nowotnyIt is a crucial point in time for the Social Sciences and Humanities (SSH) to demonstrate their value and relevance. Nothing would be more fatal than to fall back to the “complaining mode”, argues Helga Nowotny, President of the European Research Council. Rather, SSH must accept the fact that integration into policy research programmes is necessary and beneficial. Furthermore, disciplines themselves must take the lead to ensure this integration doesn’t turn into box-ticking, empty rhetoric.

As has been noted elsewhere, we currently see two radically different approaches in research policy towards the Social Sciences and Humanities (commonly referred to as SSH). In the United States, SSH are under attack, whereas in Europe this wide and diverse field research and scholarship is embraced. Certainly, the latter is more preferable, at least as long as embracing does not mean to crush the SSH or to ritualize this caressing into irrelevance. But: if we are not careful, this is exactly what may happen.

Three weeks ago, more than 400 representatives of SSH and policy makers from across Europe attended the conference “Horizons for Social Sciences and Humanities” under the Lithuanian EU Presidency. Since I was involved in setting up and carrying through this major event, I would like to use this spot to reflect on the objectives of this conference. Together with my colleagues from the conference steering committee I put enormous energy into this project for two reasons. One, we felt uncomfortable with the old and widespread habit within SSH, namely the “complaining mode”. This mode is reactive because it responds only to developments in research policy, it is shortsighted because it does not look at the larger picture of contributing to societal problems, but claims separate funding silos, and it is counterproductive because it reinforces the public -though wrong – image that SSH are more the object of public benevolence than serious contributors to the production of new knowledge.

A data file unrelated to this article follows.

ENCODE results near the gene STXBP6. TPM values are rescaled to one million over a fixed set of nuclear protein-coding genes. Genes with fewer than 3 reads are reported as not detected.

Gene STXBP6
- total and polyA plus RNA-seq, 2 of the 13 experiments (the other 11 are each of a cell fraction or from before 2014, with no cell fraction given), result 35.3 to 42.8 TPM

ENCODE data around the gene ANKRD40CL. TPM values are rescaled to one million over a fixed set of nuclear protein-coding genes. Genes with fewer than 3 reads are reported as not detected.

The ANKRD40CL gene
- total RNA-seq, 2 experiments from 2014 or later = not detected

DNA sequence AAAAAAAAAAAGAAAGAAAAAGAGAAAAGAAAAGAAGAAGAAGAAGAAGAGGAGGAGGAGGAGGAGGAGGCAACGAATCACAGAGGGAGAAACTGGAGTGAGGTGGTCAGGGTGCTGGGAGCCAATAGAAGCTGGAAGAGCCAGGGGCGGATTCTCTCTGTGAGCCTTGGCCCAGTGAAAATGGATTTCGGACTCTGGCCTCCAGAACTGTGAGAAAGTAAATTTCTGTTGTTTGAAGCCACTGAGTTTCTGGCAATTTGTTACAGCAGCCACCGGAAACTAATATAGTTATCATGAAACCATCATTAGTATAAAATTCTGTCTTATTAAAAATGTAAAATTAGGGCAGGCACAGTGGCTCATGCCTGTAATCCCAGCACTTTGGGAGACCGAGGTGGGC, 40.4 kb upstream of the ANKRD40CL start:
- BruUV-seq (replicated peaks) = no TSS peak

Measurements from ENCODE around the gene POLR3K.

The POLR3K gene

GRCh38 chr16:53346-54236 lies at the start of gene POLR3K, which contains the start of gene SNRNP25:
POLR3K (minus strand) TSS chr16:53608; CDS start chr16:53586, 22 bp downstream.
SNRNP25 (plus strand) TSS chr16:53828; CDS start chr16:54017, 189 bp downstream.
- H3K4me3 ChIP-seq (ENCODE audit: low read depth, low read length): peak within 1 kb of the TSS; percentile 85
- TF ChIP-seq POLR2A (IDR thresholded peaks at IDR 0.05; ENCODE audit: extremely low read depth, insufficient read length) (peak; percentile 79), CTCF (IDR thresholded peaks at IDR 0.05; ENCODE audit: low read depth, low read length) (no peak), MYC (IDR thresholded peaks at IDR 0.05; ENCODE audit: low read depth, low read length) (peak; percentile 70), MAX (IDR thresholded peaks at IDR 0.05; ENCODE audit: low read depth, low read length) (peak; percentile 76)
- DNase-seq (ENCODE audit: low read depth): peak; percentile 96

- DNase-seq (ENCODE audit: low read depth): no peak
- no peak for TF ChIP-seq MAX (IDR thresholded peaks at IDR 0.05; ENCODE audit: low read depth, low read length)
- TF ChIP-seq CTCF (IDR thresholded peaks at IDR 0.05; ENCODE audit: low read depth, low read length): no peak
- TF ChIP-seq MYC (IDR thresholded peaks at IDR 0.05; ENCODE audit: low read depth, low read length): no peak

Image credit :Sébastien Bertrand (CC-BY)

Image credit:Sébastien Bertrand (CC-BY)

Two, we realized that the new European research-funding program “Horizon 2020” to start in 2014 would be the ideal opportunity to change from the “complaining mode” to a “taking the lead mode”. This plies to gain initiative for the SSH by changing old habits, and to vigorously contribute to the challenges ahead. The European Commission has allocated more than 28 billion Euros in its research funding programme to a “pillar” called “Societal Challenges” – challenges to society, but also challenges that await new answers from society. Who else would be better suited to contribute by co-shaping and tackling them than SSH? In that sense, we wholeheartedly supported, and continue to support, what Commissioner Máire Geoghegan-Quinn repeatedly said before and during the Vilnius event, namely that the Social Sciences and Humanities will be needed and should be integrated on equal footing with the other science domains in the Societal Challenges.